Stanley Boxer was an American artist best known for thickly painted abstract works of art. He was also an accomplished sculptor and printmaker. Endlessly innovative and with a profound sensitivity to texture, Boxer was born in 1926 in the Williamsburg neighborhood of Brooklyn, New York. Boxer was a prolific artist—more a “practitioner” of art by his own admission—across a number of different media, including painting, printmaking, drawing, and sculpture.
Boxer began his formal education after World War II, when he left the Navy and studied at the Art Students League of New York. He drew, painted, made prints, and sculpted. He was uncompromising in his pursuit of the process of painting, spending seven days a week in his studio.
His work attracted the attention of art critic Clement Greenberg who categorized Boxer as one of the ‘color-field’ painters. But Boxer, ever the independent, was adamant in rejecting this label, calling himself “visionless”—meaning he allowed his past art to shape his work but would by no means attempt to shift what that art should look like in the future. Art critic Grace Glueck wrote "Never part of a movement or trend, though obviously steeped in the language of Modernism, the abstract painter Stanley Boxer was a superb manipulator of surfaces, intensely bonding texture and color."
Stanley Boxer’s paintings are abstract compositions notable for their texture and color, in which small gestures are multiplied to form a single entity—almost as if observing cells under a microscope where individual units coalesce into a whole. His often perplexing titles obscure any immediate understanding of the works. A deep love of language, particularly German, encouraged his playful use of words, combining suggestive nouns and adjectives in much the same way as his approach to painting merged color and form. If there is to be any single, identifiable subject to Boxer’s decidedly abstract works, it is this coming-together of disparate colors, textures, and moods.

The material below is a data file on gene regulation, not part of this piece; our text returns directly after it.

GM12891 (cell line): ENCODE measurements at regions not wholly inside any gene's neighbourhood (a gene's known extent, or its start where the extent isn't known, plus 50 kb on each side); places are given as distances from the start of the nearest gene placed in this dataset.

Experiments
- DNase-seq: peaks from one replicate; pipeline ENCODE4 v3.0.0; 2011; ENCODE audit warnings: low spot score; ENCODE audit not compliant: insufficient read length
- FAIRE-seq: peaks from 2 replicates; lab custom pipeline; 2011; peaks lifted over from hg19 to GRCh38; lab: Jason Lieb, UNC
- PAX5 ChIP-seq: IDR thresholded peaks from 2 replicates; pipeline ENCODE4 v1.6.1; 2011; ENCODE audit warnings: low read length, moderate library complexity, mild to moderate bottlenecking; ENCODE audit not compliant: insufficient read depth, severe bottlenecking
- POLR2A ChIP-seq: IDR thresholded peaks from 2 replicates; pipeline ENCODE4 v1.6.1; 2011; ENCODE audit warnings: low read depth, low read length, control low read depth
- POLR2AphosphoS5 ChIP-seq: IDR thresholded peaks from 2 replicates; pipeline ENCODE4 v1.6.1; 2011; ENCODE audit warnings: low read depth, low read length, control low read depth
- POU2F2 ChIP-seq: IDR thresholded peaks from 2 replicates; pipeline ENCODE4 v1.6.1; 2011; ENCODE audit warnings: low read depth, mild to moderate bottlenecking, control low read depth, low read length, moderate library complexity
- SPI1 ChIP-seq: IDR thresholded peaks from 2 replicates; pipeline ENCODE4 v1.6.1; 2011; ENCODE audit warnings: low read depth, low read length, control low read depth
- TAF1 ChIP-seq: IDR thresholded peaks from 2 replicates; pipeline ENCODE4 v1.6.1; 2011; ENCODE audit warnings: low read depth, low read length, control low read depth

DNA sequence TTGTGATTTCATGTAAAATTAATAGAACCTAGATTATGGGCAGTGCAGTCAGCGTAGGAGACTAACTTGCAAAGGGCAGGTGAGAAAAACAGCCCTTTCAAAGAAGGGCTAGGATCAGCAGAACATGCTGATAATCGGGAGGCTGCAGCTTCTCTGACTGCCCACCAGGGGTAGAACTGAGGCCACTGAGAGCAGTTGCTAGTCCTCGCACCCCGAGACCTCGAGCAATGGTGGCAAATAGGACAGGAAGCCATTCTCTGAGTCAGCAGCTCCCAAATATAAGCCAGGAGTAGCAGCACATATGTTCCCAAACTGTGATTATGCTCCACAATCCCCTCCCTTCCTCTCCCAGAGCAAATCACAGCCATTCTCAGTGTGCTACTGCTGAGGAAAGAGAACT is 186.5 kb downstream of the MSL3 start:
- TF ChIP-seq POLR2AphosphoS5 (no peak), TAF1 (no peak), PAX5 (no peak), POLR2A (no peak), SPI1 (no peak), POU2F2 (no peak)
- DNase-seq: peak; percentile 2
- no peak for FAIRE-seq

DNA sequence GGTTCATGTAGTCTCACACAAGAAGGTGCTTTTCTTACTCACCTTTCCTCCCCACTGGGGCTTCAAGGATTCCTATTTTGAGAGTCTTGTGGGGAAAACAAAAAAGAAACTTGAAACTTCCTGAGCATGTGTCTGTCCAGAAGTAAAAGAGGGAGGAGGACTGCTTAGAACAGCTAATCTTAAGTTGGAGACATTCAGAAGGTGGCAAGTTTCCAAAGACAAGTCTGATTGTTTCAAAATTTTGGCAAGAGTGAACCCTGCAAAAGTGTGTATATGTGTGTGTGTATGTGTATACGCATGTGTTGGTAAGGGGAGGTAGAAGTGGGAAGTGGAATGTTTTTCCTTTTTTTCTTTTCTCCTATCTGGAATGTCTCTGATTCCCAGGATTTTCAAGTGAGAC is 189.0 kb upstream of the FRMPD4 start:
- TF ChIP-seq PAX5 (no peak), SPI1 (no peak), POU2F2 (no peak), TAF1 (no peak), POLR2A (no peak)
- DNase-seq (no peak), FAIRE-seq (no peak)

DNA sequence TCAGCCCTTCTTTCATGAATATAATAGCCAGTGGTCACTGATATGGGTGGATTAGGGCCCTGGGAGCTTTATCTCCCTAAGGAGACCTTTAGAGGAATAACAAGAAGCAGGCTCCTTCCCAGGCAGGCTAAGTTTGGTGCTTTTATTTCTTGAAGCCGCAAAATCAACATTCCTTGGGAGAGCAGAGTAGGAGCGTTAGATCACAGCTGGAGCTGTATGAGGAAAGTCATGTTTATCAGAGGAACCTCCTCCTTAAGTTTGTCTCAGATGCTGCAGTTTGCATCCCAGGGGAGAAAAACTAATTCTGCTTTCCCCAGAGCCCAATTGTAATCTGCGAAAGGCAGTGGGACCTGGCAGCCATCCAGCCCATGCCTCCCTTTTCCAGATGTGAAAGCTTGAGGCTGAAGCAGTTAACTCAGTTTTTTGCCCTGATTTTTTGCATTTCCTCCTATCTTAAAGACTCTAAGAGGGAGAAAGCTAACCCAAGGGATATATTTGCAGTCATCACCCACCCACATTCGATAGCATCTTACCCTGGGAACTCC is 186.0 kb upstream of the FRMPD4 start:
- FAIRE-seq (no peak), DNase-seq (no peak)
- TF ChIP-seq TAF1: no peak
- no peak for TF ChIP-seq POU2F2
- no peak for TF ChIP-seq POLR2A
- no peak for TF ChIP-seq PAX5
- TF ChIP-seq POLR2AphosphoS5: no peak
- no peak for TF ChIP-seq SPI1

For more than 40 years, Boxer stood at the top rank of American Contemporary Artists. He has an international reputation and his art continues to be shown widely. In 1953, Boxer had his first solo exhibition of paintings in New York City, and showed regularly thereafter until his death. His work is included in the permanent collections of many museums, including the Museum of Modern Art, the Whitney Museum of American Art, the Museum of Fine Arts, Boston, the Solomon R. Guggenheim Museum, the Hirshorn Museum, and the Metropolitan Museum of Art, and many others. He is a recipient of the Guggenheim and the NEA Awards and was a member of the National Academy of Design.
He was a prolific artist and produced much work during his lifetime. Boxer died May 8, 2000 in Pittsfield, Massachusetts. He was 73 years old. According to Boxer's wife of 49 years, the artist Joyce Weinstein, Boxer created more than 7,000 drawings, paintings, and sculptures, about 700 of which were part of his estate at the time of his death.
Guggenheim Fellowship, 1975
National Endowment for the Arts Visual Artists Fellowship Grant, 1989
Elected to National Academy of Design, 1992
Elected Full Member, National Academy of Design, 1993
Selected for annual Print Club of New York Print Commission, aquatint etching, 1997
Tibor de Nagy Gallery, New York
André Emmerich Gallery, New York
Rose Art Museum
Butler Institute of American Art
Museum of Modern Art, New York
Whitney Museum of American Art, New York
Museum of Fine Arts, Boston
Solomon R. Guggenheim Museum
Hirshorn Museum, Washington
Metropolitan Museum of Art
McDonald's Corporation, Woodland Hills
Missouri William Jewell College, Liberty
New Jersey New Jersey State Museum, Trenton
The Jane Voorhees Zimmerli Art Museum, Rutgers University
Business Comm. for the Arts, New York
Chase Manhattan Bank, New York
IBM Corporation, New York
Ohio Corning Glass Corporation
Pennsylvania TSO Financial Corporation, Willow Grove
Inexco Corporation, Houston
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